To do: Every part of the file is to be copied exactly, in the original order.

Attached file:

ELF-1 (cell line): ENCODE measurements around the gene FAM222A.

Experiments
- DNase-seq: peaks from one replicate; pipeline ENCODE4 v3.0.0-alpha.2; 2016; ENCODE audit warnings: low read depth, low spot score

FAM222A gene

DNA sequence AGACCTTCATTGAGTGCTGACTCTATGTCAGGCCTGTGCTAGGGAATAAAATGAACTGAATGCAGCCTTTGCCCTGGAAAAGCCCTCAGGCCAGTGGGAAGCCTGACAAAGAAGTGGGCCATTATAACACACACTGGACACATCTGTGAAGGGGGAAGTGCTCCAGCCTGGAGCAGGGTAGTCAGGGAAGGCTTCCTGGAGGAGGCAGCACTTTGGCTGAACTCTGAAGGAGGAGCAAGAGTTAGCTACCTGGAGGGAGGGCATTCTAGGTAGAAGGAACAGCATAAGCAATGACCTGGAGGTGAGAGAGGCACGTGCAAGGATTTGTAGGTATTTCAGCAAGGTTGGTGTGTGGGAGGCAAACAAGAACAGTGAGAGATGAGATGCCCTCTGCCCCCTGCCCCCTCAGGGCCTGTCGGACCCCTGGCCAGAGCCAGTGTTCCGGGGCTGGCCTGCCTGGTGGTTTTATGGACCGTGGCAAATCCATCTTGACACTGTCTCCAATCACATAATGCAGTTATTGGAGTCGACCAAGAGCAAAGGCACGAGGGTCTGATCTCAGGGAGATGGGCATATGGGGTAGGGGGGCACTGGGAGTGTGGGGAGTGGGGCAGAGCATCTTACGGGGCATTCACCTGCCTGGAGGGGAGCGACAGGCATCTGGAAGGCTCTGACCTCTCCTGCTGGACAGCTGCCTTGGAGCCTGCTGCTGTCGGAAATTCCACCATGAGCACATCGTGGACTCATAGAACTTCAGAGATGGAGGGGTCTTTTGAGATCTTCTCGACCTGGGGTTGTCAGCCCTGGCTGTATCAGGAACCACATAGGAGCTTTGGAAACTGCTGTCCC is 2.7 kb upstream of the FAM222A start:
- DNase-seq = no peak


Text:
ELF-1 (cell line): ENCODE measurements around the gene FAM222A.

Experiments
- DNase-seq: peaks from one replicate; pipeline ENCODE4 v3.0.0-alpha.2; 2016; ENCODE audit warnings: low read depth, low spot score

FAM222A gene

DNA sequence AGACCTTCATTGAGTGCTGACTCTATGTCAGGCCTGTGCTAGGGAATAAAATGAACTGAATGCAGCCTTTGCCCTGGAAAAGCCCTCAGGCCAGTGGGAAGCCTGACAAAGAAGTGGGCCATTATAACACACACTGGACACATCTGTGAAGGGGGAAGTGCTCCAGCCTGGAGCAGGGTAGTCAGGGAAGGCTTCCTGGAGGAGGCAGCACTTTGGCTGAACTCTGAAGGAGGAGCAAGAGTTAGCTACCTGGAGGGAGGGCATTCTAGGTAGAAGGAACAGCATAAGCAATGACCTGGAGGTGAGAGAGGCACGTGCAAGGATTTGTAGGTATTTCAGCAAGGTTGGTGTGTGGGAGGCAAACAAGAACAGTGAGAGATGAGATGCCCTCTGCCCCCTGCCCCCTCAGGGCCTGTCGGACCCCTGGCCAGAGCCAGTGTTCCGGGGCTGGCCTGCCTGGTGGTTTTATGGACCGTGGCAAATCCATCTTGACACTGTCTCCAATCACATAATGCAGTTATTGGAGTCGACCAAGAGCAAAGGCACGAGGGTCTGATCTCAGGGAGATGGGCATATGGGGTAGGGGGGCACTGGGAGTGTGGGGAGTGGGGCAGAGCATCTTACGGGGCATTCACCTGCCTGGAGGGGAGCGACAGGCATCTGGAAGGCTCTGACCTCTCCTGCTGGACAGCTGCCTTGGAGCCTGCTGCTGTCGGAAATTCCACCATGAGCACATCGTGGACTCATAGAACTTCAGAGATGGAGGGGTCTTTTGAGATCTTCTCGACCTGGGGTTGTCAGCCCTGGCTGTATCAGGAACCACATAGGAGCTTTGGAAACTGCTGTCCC is 2.7 kb upstream of the FAM222A start:
- DNase-seq = no peak